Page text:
Keeping you aware of trends

It seems like trends among teenagers change everyday, but as I hear and read things I want to keep you up to date on certain trends that we know are happening.

These are all related to drug use in some way.  There are some crazy things happening (Like K2 being smoked in the place of marijuana), so take time to read these articles and familiarize yourself with these new trends.

K2- should it be outlawed?

I-Doser- Using sound to get high?

Prescription Drugs- not a new concept but still growing in use

Be aware of what’s happening in the world your students live in, and be aware of changes in your child’s behavior.  I pray that none of your students will ever fall into these traps!!!


Chatroulette: A new fad among students

Just saw this on yahoo…wanted to pass it along…Chatroulette

Watch it here

Basically people can visit random peoples webcams and chat!  Scary thought huh? 

What’s your initial reaction to this?

UPDATE FEB. 24th: Just found this article about Chatroulette…a little more detail or understanding of the site and its consequences…here is the article

Youth Ski Trip

We do need parents to help drive, so if you are willing to help, please let Scott know!!!

Mobile Protector

How would you like to be able to effectively take over your teen’s phone and manage it’s use?  Maybe you want to disable the phone while your student is driving so they can’t text or talk on it?  What about when they get it taken away- you can disable it so it can’t be used at all?  Or maybe you just want to be able to punch a button and have the phone disabled during dinner so you can actually talk to your kids!

The stun gun maker TASER is offering just that…and more.  They are offering “Mobile Protector”.  According to Taser chairman and co-founder Tom Smith, what they want to do is to take “old fashioned parenting and bring it into the mobile world”

With different levels of protection- I mean after all, protecting your child at age 12 is different than protecting them when they are in college…or at least it should be- you can decide how and when your child receives calls, what numbers they can receive calls from, and you can shut their phone down.  It even provides an option for you to listen to their conversation (not secretly, but by announcing to both parties).

Here’s the article.  What do you think?

Survey says, “our kids might be spoiled”!

I found this article on yahoo that I thought was an interesting discussion starter.  PNC Wealth Management recently surveyed a sampling of wealthy Americans and found that 35% of wealthy Americans are concerned that their children may be “too spoiled by money and have too many material possessions.”  Read the article for yourself.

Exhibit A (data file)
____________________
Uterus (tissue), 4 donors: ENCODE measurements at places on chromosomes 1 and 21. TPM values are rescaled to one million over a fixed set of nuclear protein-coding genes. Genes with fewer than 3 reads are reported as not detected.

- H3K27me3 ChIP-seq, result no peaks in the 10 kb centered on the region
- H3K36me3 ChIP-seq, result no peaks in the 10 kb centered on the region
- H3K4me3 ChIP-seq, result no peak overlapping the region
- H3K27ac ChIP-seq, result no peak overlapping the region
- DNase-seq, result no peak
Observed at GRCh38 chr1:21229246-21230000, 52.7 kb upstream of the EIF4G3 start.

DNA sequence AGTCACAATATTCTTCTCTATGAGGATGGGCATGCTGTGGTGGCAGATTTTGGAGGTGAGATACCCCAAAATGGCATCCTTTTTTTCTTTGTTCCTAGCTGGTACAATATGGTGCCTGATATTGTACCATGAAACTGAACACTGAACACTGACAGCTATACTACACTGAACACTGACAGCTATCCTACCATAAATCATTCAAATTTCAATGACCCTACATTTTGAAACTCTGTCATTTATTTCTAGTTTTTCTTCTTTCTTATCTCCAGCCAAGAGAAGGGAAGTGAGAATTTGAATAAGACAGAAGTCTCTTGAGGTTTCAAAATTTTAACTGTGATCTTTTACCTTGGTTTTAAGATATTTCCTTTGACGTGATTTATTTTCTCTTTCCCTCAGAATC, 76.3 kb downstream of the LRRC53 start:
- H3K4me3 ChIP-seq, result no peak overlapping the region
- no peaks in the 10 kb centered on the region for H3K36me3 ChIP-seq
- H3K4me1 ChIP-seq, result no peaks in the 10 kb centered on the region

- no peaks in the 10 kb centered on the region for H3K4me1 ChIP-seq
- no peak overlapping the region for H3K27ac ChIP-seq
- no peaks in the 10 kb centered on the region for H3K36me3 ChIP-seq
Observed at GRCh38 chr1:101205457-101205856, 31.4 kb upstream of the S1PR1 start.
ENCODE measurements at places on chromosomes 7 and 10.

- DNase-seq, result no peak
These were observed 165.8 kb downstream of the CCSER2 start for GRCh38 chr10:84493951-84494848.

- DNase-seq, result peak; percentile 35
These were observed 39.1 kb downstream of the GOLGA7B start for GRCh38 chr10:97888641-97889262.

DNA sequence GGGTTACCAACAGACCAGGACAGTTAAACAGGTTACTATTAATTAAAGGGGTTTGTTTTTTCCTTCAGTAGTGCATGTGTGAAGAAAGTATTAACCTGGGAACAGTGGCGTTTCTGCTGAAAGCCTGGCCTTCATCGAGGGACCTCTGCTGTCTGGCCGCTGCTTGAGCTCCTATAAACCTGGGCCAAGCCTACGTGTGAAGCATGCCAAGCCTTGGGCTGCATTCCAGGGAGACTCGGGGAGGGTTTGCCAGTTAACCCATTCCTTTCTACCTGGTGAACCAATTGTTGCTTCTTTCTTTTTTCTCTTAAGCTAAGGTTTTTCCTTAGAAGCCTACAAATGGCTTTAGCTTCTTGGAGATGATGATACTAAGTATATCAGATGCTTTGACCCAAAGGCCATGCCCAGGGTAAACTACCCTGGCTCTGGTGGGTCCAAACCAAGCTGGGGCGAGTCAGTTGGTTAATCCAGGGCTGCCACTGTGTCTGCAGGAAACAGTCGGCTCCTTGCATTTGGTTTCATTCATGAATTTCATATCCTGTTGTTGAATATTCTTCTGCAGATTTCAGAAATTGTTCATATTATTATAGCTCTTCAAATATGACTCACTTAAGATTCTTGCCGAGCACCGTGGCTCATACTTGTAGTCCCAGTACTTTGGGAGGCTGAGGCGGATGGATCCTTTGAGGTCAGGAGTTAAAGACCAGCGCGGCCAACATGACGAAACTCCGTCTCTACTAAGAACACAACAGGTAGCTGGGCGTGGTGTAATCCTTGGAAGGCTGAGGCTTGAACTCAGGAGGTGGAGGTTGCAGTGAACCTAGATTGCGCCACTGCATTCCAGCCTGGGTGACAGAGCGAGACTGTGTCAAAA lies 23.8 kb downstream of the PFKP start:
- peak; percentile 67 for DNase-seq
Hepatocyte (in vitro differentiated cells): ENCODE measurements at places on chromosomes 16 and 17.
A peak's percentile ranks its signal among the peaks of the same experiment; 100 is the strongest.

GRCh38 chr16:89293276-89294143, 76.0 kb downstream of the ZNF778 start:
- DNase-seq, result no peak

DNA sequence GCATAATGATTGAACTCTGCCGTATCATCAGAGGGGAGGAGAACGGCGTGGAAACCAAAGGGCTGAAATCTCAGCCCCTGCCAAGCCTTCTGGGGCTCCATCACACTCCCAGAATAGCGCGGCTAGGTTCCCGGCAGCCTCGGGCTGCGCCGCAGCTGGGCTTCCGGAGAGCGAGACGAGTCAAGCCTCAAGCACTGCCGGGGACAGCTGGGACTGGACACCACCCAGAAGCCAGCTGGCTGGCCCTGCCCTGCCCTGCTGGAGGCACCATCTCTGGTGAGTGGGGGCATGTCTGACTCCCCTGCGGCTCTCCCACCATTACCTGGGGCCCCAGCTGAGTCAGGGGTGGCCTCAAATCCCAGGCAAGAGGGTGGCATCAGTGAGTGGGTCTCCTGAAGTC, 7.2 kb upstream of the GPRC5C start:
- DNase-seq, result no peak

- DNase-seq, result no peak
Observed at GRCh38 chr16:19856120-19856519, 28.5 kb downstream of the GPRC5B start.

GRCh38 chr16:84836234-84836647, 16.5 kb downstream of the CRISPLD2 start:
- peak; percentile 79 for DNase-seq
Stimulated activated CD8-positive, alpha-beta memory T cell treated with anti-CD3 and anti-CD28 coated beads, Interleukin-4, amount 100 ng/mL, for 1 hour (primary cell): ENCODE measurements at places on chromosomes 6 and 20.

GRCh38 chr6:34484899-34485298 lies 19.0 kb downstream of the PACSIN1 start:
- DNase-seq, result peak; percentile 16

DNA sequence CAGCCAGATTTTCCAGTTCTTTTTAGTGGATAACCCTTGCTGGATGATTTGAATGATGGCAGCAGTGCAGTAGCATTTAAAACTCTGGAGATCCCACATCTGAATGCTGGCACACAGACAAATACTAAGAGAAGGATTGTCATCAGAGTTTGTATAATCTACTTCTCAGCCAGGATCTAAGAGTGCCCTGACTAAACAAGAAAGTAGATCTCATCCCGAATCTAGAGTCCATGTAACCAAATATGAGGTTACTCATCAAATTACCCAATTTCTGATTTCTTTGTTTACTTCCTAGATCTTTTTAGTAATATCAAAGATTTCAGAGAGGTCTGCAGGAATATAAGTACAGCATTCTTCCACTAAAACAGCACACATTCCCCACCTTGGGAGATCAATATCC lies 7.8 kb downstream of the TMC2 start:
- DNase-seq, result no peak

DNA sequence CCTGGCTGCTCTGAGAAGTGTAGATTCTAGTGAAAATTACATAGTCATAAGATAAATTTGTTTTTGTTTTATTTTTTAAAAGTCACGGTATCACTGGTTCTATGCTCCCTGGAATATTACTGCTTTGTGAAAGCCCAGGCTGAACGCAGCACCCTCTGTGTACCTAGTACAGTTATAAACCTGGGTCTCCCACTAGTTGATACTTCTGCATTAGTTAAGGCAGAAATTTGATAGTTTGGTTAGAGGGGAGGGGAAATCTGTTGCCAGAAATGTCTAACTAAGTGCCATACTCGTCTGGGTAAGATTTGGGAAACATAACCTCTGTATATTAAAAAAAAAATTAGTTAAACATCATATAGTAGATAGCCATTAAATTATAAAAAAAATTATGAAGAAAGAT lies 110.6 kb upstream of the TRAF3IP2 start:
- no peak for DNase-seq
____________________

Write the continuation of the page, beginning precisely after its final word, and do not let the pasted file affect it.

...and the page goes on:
So are we raising a group of self-centered spoiled kids?  I guess to answer that question we have to define what spoiled is.  What do you think a spoiled child is? How do we balance providing needs for our children and teaching the value of material possessions?  Don’t we all want our kids to have it better than we had it growing up?  Is that healthy? 

I don’t know.  But I am interested to here what you have to say.  Please leave a comment and let’s get this discussion started!

Big Grace

Taken from the website

Big Grace
One of the challenges of parenting for Christians is that we want our kids to be as excited about God’s unbelievable grace and forgiveness as we are—but we still want them to perform. We pray they’ll be absolutely convinced that their place in God’s family (and ours) is not conditional on how well they follow Christ or obey us, but we still stress repeatedly and doggedly that their best option is to follow and obey.

Paul could relate. We’re pulling our talking point for this week from the very beginning of his letter to the Christians and the church in Corinth. It’s a letter that spells out in explicit detail everything they’re doing wrong as individuals and as a group in how they are “doing church.” He uses some harsh-sounding words to reveal their selfish, selfish hearts. He derides them for misunderstanding God’s grace to mean they should have the right do whatever feels good all the time.

But Paul begins his letter to these sinners by expressing his deep assurance that the Corinthians Christians were sanctified receivers of God’s grace enriched with the Holy Spirit and spiritual gifts. He states unequivocally—before dismantling their wrongdoings—that God will keep them strong to the end so that they will be blameless on the day of the Lord. He wanted them to choose to do right not to earn God’s love but because they already had it and were empowered to imitate it in serving Him and each other.